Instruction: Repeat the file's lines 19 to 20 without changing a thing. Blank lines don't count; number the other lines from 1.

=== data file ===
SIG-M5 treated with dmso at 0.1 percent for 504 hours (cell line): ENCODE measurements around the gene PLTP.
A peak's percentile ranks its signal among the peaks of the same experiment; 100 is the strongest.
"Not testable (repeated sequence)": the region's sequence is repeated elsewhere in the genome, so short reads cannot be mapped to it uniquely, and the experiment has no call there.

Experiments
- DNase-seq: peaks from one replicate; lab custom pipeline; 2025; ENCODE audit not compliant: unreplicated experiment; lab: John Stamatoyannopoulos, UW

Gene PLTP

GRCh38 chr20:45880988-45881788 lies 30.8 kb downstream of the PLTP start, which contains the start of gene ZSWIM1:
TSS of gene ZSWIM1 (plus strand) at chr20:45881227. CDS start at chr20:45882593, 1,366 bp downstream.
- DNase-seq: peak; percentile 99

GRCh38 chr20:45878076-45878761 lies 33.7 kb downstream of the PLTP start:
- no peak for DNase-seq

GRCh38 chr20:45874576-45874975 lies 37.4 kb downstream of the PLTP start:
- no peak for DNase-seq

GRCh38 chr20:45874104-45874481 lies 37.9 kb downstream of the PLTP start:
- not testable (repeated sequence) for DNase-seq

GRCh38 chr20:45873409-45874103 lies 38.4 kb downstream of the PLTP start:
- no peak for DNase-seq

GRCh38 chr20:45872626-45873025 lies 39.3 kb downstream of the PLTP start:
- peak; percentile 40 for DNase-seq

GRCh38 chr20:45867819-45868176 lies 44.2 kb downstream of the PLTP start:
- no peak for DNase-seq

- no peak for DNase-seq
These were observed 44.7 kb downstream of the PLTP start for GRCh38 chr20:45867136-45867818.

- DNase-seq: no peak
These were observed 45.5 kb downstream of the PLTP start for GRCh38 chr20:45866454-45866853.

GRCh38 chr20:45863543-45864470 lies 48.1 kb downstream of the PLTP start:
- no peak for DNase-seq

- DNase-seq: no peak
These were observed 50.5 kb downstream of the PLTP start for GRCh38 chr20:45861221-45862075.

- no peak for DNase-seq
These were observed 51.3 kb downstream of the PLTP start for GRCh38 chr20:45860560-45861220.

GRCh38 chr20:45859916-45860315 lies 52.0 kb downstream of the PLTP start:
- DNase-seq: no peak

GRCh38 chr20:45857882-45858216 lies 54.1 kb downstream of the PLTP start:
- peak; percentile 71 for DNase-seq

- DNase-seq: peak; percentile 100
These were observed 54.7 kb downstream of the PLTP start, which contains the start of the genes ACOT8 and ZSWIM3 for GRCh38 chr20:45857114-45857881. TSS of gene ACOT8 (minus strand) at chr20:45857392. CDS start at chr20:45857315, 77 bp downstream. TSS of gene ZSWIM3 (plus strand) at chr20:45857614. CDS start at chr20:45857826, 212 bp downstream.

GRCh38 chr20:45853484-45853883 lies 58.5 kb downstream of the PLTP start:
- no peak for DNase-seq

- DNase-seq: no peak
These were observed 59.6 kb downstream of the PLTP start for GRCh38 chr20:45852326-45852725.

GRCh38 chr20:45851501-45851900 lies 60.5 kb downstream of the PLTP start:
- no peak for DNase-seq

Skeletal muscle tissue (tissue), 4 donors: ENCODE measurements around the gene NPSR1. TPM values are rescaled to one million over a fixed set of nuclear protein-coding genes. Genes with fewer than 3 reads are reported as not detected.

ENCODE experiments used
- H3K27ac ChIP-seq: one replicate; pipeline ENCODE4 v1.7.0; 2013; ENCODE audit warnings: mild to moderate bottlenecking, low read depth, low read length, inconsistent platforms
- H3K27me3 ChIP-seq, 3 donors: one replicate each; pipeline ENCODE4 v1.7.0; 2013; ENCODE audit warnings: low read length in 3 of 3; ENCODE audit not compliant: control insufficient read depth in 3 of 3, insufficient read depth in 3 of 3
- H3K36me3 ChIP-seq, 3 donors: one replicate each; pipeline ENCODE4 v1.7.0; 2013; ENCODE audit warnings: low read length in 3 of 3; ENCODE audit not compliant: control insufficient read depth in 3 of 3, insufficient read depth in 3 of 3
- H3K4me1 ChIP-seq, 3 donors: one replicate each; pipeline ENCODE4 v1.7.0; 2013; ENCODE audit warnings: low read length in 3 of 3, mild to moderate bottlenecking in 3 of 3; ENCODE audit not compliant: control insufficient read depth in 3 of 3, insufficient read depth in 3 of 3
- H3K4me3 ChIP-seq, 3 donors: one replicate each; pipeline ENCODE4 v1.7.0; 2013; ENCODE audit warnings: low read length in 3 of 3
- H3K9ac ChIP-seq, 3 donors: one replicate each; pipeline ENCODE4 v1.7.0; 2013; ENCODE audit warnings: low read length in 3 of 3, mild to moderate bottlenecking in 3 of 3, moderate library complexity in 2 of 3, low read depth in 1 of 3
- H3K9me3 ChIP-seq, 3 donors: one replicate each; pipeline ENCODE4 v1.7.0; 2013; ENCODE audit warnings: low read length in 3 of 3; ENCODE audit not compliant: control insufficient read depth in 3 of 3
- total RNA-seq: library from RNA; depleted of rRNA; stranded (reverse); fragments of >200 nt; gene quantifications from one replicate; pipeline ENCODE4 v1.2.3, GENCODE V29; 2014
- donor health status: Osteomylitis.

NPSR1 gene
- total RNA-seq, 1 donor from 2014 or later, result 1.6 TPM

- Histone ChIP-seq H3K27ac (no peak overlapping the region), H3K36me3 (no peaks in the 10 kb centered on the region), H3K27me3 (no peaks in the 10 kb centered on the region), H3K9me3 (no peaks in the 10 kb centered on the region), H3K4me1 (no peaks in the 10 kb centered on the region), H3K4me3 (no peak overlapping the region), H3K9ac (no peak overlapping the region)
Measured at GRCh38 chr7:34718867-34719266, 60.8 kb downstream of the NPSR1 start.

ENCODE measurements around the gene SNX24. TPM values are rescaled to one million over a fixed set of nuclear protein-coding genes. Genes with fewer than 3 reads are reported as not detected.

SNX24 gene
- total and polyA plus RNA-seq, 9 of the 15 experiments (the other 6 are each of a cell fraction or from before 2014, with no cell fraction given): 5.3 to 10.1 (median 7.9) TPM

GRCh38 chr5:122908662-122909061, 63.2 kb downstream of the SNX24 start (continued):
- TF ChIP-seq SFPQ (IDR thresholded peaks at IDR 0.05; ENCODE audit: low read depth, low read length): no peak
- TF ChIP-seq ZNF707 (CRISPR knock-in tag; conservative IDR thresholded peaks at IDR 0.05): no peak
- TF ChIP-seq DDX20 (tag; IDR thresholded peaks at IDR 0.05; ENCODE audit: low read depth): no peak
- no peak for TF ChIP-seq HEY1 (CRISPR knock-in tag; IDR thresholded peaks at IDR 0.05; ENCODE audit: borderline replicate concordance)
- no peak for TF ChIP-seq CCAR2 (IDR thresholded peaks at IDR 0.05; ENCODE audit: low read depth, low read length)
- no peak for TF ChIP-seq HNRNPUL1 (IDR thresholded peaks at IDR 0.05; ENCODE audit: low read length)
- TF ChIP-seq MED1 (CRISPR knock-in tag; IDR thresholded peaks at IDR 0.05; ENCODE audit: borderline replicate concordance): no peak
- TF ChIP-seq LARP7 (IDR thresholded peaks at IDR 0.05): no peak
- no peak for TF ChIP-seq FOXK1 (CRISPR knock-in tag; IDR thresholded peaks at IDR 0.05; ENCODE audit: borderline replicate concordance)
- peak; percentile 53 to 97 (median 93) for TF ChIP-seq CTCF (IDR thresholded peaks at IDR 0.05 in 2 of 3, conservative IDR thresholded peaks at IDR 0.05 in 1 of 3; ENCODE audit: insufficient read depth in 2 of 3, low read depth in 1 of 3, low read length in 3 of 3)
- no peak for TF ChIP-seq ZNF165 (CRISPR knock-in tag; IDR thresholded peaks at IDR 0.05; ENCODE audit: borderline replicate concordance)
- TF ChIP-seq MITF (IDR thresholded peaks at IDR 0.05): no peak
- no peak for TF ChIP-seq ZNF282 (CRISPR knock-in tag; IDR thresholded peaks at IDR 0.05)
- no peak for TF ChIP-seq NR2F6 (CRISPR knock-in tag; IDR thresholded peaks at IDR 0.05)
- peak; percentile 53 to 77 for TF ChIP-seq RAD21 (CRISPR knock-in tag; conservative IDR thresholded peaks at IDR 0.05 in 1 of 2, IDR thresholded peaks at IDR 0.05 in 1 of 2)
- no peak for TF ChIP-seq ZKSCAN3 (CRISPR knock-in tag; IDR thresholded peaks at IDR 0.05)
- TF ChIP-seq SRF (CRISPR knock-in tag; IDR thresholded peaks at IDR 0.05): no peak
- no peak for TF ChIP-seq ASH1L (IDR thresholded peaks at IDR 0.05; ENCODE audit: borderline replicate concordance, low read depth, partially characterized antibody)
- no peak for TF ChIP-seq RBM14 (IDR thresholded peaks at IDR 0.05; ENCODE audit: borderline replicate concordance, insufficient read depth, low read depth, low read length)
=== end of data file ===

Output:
- peak; percentile 40 for DNase-seq

GRCh38 chr20:45867819-45868176 lies 44.2 kb downstream of the PLTP start: